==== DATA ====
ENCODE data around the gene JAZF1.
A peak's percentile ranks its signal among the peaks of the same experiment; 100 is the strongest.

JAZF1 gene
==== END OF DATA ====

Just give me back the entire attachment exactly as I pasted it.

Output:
ENCODE data around the gene JAZF1.
A peak's percentile ranks its signal among the peaks of the same experiment; 100 is the strongest.

JAZF1 gene